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Open the purses for student nurses

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VOL: 97, ISSUE: 24, PAGE NO: 35

Janet Gillan MSc RGN NDNCert DPSN

So the polls were right - the Labour Party is back in power. But will it prove to be sincere about its election promise to increase the number of nurses in the health service? What I do not understand is how the government can expect to reach its target of 20,000 extra nurses over the next five years, when it won't substantially increase the bursary for student nurses. If it doubled the bursary now, as called for in the Nursing Times manifesto, preregistration drop-out rates among nursing students would probably fall significantly.

So the polls were right - the Labour Party is back in power. But will it prove to be sincere about its election promise to increase the number of nurses in the health service? What I do not understand is how the government can expect to reach its target of 20,000 extra nurses over the next five years, when it won't substantially increase the bursary for student nurses. If it doubled the bursary now, as called for in the Nursing Times manifesto, preregistration drop-out rates among nursing students would probably fall significantly.

Now I'm not naive enough to suppose this would solve the retention or even recruitment problem overnight, but it's difficult to imagine how nursing students, particularly those with children, cope with the demands of clinical practice, university work and managing everyday living. And trying to stretch a meagre bursary to cover child care costs when you may be the sole breadwinner is simply unimaginable.

Yet the government, in its strategic policy documents on nursing, urges higher education institutions to widen access, put on part-time courses, and capture more mature students, many of whom may have children and be single parents. Yet bursaries have not been raised sufficiently to cover child care support. And although promises were made in the lead-up to the general election, none of them help with the here and now.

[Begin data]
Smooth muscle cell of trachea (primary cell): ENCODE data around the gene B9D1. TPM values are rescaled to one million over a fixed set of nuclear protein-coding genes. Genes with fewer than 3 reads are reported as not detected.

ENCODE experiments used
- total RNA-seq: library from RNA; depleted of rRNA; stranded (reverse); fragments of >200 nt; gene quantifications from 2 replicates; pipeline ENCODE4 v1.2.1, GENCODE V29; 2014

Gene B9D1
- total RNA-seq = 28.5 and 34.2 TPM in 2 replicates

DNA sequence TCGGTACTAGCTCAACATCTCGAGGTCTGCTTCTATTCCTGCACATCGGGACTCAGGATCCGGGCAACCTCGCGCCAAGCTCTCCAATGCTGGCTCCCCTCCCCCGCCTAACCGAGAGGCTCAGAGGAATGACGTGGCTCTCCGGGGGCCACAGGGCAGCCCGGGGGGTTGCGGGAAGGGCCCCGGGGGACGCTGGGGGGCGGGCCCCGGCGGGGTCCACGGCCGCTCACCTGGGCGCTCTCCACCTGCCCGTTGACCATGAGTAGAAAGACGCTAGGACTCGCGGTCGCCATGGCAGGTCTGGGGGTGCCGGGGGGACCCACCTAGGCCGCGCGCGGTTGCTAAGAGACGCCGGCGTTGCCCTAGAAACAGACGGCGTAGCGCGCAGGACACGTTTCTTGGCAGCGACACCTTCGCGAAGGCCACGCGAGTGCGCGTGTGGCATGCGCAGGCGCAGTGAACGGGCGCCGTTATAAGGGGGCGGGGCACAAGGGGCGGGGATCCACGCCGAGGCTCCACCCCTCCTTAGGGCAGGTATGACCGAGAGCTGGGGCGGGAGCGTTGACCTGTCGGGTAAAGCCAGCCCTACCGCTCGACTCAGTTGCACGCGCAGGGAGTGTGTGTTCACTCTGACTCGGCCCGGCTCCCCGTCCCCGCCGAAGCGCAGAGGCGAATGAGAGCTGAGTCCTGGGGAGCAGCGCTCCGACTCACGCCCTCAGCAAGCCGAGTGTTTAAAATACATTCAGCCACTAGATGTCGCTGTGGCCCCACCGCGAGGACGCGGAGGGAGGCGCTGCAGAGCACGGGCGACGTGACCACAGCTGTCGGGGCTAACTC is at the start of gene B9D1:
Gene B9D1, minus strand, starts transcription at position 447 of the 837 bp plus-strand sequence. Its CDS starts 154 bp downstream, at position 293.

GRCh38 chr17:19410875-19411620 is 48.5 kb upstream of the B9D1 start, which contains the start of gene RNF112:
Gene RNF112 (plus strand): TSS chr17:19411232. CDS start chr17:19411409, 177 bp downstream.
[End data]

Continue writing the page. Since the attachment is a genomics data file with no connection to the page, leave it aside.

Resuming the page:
The problem of inadequate numbers of registered nurses needs urgent attention. We are experiencing huge problems in the health service now, and many patients are going without the best quality nursing care. So why not double the bursary now, at least for those single parents who need to meet the cost of child care. This might help prevent three years of further problems and go some way towards reducing attrition rates. What's more, the government will not meet its targets set out in The NHS Plan unless it acts now.

The government's focus appears to be mainly on improving recruitment, which is fine if it intends to support those new recruits, but if retention isn't taken seriously the problems will only be compounded.

What is also worrying is that the Liberal Democrats won't guarantee to double the bursary either, and the Conservatives would only agree to look at travel allowances and uniforms. This demonstrates a lack of value being placed on nursing by all three parties.

No wonder large numbers of nurses stayed away from the voting booths. At the recent Nursing Careers Show a poll showed that the majority of nurses intended to vote Labour, but the next largest group decided not to vote at all.

Until a political party decides to take firm action to stem the tide of nurses leaving the health service, nurses will not see the point of supporting any of them.

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